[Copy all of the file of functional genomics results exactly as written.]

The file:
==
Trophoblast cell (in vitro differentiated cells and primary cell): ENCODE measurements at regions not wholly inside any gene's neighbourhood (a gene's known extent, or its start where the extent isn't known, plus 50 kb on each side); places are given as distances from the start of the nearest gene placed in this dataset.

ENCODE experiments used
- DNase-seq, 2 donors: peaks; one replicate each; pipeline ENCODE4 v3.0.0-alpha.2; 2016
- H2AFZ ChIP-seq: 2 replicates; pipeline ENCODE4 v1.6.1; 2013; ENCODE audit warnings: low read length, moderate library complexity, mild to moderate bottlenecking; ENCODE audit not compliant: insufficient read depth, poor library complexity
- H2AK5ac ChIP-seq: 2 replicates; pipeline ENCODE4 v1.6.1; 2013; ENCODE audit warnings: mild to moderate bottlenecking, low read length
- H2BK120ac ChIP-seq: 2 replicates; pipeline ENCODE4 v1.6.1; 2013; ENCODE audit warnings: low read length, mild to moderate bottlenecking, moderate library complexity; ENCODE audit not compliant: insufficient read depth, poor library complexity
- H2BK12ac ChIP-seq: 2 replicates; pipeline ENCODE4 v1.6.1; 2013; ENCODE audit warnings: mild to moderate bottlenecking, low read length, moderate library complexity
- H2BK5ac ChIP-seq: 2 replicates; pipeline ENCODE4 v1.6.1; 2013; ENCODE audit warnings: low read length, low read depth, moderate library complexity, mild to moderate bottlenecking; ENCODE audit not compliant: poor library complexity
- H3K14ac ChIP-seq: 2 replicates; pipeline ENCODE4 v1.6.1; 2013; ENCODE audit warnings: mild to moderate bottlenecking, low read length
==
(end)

Trophoblast cell (in vitro differentiated cells and primary cell): ENCODE measurements at regions not wholly inside any gene's neighbourhood (a gene's known extent, or its start where the extent isn't known, plus 50 kb on each side); places are given as distances from the start of the nearest gene placed in this dataset.

ENCODE experiments used
- DNase-seq, 2 donors: peaks; one replicate each; pipeline ENCODE4 v3.0.0-alpha.2; 2016
- H2AFZ ChIP-seq: 2 replicates; pipeline ENCODE4 v1.6.1; 2013; ENCODE audit warnings: low read length, moderate library complexity, mild to moderate bottlenecking; ENCODE audit not compliant: insufficient read depth, poor library complexity
- H2AK5ac ChIP-seq: 2 replicates; pipeline ENCODE4 v1.6.1; 2013; ENCODE audit warnings: mild to moderate bottlenecking, low read length
- H2BK120ac ChIP-seq: 2 replicates; pipeline ENCODE4 v1.6.1; 2013; ENCODE audit warnings: low read length, mild to moderate bottlenecking, moderate library complexity; ENCODE audit not compliant: insufficient read depth, poor library complexity
- H2BK12ac ChIP-seq: 2 replicates; pipeline ENCODE4 v1.6.1; 2013; ENCODE audit warnings: mild to moderate bottlenecking, low read length, moderate library complexity
- H2BK5ac ChIP-seq: 2 replicates; pipeline ENCODE4 v1.6.1; 2013; ENCODE audit warnings: low read length, low read depth, moderate library complexity, mild to moderate bottlenecking; ENCODE audit not compliant: poor library complexity
- H3K14ac ChIP-seq: 2 replicates; pipeline ENCODE4 v1.6.1; 2013; ENCODE audit warnings: mild to moderate bottlenecking, low read length